Under isotonic condition, lidocaine and mepivacaine impaired relaxation and significantly decreased maxVr (e.g. and at 10−3 M, maxVr was 74 ± 19 in the lidocaine vs. 82 ± 8% of baseline in the mepivacaine group, NS) but only mepivacaine significantly impaired the coupling between contraction and relaxation (R1) suggesting an impairment of the SR function (Fig. 2).
Under isometric condition, we observed that only lidocaine impaired relaxation. For example and at the highest concentration, −dF dt−1 was 76 ± 14% of baseline in the lidocaine group (P < 0.05 vs. baseline) vs. 92 ± 8% of baseline in the mepivacaine group (NS). Lidocaine induced a significant improvement of the contraction–relaxation coupling (R2) whereas mepivacaine had no significant effect (Fig. 2). However, because a decrease in AF per se induces a decrease in R2 [18,25], we compared the change in R2 observed with 10−3 M of lidocaine with that induced by lowering [Ca2+]o in order to obtain the same decrease in AF. Thus, we found no significant difference in the decrease of R2 with lidocaine (72 ± 12% of baseline) and lowering [Ca2+]o (80 ± 15% of baseline) suggesting that myofilament calcium sensitivity was not modified by lidocaine.
Effects on postrest potentiation
Postrest potentiation was not significantly modified by 10−4 M of lidocaine or mepivacaine (Table 1).
Inotropic response to increased [Ca2+]o
The bolus dose of 10−4 M added in the bath for this experiment induced a significant negative inotropic effect both in the lidocaine and mepivacaine group (AF: 84 ± 8 vs. 79 ± 9% of baseline value, NS). Increasing [Ca2+]o from 0.5 to 1 mmol induced a significant positive inotropic effect under isotonic and isometric conditions in the control and anaesthetic groups (Fig. 3). However, this effect was significantly diminished in the lidocaine group (Fig. 3).
Effects on FFR
Increasing frequency from 0.1 to 5 Hz resulted in a negative FFR in the control group. An FFR was further impaired with local anaesthetics (Fig. 4). At 5 Hz, AF was 18 ± 10% in control group, 4 ± 2% in lidocaine group (P < 0.05, vs. control group) and 2 ± 2% of baseline value in mepivacaine group (P < 0.05, vs. control group). At the end of the experiment, we verified that after 30 min recovery at 0.2 Hz, AF was not significantly different that baseline value at 0.2 Hz (Fig. 4).
In the present study, we observed the following:(1) lidocaine and mepivacaine induced a negative inotropic effect that was significantly greater with lidocaine whatever the loading conditions; (2) lidocaine depressed the contractile response to increased [Ca2+]o whereas mepivacaine did not; (3) lidocaine impaired relaxation process in isotonic and isometric conditions whereas mepivacaine impaired contraction–relaxation coupling in isotonic conditions; (4) postrest potentiation was not modified by lidocaine or mepivacaine; (5) both lidocaine and mepivacaine induced similar impairments of the FFR.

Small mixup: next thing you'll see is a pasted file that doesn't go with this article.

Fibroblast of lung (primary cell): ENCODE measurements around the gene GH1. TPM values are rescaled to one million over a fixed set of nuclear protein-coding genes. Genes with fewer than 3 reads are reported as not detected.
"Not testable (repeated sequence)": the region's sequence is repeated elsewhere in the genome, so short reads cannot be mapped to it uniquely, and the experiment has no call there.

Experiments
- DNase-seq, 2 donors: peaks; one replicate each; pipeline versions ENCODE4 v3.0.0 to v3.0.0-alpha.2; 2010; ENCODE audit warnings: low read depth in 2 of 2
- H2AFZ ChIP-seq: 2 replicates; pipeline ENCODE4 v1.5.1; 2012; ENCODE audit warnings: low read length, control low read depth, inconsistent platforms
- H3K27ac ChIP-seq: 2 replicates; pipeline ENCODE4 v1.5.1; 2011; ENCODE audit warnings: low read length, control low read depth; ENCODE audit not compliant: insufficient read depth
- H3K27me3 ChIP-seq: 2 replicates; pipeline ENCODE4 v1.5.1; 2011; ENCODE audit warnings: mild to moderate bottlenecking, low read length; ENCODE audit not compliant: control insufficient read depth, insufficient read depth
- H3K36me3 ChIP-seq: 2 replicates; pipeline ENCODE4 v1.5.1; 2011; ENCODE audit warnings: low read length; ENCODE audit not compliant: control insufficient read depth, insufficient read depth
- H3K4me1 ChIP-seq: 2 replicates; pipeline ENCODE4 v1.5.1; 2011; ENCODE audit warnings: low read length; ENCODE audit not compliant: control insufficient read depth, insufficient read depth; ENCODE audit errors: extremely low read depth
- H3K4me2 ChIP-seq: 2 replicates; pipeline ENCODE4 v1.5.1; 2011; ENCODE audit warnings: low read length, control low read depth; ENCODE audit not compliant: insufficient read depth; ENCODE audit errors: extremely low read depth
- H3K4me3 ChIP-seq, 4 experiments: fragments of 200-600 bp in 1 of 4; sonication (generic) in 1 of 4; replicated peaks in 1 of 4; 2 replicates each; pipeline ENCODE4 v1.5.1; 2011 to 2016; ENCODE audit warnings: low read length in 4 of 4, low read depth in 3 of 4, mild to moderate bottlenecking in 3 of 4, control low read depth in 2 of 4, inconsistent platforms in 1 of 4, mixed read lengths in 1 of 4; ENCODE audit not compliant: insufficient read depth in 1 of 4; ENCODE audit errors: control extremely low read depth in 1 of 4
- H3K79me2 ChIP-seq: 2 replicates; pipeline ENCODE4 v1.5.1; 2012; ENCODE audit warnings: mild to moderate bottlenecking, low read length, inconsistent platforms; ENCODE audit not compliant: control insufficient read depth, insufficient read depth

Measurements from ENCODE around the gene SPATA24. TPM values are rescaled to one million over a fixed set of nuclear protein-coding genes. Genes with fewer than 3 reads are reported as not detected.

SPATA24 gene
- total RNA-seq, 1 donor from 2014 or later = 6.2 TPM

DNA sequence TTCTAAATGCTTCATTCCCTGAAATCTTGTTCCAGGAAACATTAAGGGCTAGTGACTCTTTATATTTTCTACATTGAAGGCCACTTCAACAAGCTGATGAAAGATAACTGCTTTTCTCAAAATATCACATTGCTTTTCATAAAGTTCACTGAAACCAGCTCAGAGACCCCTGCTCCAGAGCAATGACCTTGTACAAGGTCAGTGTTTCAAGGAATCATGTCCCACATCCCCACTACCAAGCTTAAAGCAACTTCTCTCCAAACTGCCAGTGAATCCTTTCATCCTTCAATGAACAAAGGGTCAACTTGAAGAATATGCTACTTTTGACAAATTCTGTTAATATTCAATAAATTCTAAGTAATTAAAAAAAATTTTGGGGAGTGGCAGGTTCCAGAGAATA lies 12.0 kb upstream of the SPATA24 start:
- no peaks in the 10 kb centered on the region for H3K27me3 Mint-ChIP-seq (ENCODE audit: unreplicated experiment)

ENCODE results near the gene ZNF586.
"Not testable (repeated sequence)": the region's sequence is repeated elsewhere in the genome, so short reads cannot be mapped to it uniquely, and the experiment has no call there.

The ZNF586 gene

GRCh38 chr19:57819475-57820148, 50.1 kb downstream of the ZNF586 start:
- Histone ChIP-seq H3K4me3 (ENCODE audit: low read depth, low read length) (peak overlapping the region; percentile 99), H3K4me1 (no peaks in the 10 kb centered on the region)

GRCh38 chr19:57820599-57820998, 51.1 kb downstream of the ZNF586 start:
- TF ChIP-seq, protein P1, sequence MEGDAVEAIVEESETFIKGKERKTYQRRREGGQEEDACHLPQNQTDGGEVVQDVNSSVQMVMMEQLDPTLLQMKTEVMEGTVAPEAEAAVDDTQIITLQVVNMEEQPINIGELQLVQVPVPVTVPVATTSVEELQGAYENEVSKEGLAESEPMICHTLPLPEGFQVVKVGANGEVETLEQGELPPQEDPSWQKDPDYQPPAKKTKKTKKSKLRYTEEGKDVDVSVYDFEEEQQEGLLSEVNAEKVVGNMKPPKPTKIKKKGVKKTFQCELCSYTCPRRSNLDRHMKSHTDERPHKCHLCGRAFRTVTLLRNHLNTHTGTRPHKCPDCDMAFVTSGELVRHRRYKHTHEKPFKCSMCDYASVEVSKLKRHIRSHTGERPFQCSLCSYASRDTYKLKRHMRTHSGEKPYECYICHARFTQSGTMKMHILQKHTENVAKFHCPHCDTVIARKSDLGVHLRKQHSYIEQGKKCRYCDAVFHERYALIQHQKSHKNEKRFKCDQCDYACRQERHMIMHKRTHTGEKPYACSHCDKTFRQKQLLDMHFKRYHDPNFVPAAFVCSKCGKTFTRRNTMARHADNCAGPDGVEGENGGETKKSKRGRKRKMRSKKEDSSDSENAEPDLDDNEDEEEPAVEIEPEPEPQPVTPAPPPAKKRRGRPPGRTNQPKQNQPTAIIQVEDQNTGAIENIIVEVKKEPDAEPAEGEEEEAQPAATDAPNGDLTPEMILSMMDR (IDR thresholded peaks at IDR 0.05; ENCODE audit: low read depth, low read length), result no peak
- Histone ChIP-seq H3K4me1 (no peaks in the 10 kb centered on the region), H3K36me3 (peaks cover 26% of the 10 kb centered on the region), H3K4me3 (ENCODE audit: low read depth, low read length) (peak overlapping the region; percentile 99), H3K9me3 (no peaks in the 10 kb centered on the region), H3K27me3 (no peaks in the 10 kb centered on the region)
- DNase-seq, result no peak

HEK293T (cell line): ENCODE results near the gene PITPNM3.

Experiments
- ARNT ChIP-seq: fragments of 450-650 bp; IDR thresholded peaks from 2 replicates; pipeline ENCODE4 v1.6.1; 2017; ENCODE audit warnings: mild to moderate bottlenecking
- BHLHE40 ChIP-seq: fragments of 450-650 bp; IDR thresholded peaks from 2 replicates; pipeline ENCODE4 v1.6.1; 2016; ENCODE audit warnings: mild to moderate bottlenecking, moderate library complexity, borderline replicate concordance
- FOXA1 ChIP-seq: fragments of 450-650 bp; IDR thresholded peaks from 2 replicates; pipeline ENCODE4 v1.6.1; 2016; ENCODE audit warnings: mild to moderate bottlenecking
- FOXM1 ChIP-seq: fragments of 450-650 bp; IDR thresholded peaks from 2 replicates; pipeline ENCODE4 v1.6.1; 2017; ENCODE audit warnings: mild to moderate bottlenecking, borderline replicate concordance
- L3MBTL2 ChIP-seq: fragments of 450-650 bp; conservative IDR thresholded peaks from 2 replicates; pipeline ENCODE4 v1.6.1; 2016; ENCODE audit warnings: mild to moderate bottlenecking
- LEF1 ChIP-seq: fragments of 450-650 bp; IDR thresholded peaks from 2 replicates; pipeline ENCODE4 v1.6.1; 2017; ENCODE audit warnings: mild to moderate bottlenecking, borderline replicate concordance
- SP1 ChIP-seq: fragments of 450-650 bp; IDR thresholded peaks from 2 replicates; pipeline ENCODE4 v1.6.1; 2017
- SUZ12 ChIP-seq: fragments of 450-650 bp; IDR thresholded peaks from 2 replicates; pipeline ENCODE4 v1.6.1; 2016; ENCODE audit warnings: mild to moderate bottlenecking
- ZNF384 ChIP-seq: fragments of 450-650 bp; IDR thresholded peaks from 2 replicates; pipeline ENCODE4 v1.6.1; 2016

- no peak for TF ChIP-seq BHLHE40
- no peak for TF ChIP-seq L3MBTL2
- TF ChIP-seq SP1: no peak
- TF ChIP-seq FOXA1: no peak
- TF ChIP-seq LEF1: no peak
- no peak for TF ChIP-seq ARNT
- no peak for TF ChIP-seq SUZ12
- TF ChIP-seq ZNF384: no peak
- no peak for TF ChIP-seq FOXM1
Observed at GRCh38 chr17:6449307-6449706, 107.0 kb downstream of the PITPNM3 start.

Several investigators have reported a depressant effect of lidocaine and mepivacaine in isolated ventricular myocardium of various species including guinea pig and rat , dog  and human beings . Among the mechanisms responsible for the negative inotropic effect of the local anaesthetics, the direct inhibition of the sodium channel as well as the potassium channel play an important role [3,6]. Brau and colleagues have shown, in enzymatically dissociated sciatic nerve fibers of Xenopus laevis, that mepivacaine and lidocaine could have a different effect on sodium and potassium channels as demonstrated by a lower IC50 of mepivacaine to induce tonic block for sodium channel and a lower IC50 of lidocaine to induce tonic block for potassium channel . Direct inhibition of the sodium channel is responsible for a fall in [Na+]i activity that leads to a decrease in the activity of the Na+–Ca2+ exchanger in turn leading to a decrease in the amount of available intracellular calcium . However, despite the fact that both local anaesthetics have almost the same clinical effects and potency , we observed that the negative inotropic effect of lidocaine was significantly greater than that of mepivacaine in isotonic and isometric conditions (Fig. 1). Xu and colleagues  suggested in neuronal cell suspensions that lidocaine inhibited both KCl- and carbachol-evoked [Ca2+]i transients with a greater potency than mepivacaine. Moreover, Desai and colleagues  have suggested that lidocaine has at least one locus of action at a site other than a tetrodotoxin blockade site (i.e. sodium channel) as they observed that in the presence of tetrodotoxin blockade, lidocaine produces a further decrease in amplitude of contraction. Among the mechanisms involved in the negative inotropic effect of mepivacaine and lidocaine, one may expect that calcium channels (ICaL), myofilaments or SR play a role. We also observed that the positive inotropic response induced by increasing extracellular calcium concentration was significantly diminished in the lidocaine group (Fig. 3) and might be in relation with the known inhibitory effect of lidocaine on calcium channel [10,11]. Lack of modification of postrest potentiation suggested that lidocaine and mepivacaine had no significant effect on the calcium release channel of the SR . However, postrest potentiation is a complex process reflecting SR Ca2+ content and restitution of SR Ca2+ release mechanism. It is also probable that myofilament calcium sensitivity was not modified as demonstrated by the n.s. (after correction) decrease of R2 by lidocaine . Therefore, we cannot exclude that the greater effect of lidocaine on contractility was mainly in relation to a direct inhibitory effect of lidocaine on ICaL [10,11]. Reduction of the action potential duration may have also contributed to the negative inotropic effect of lidocaine and mepivacaine, as previously shown [4,29].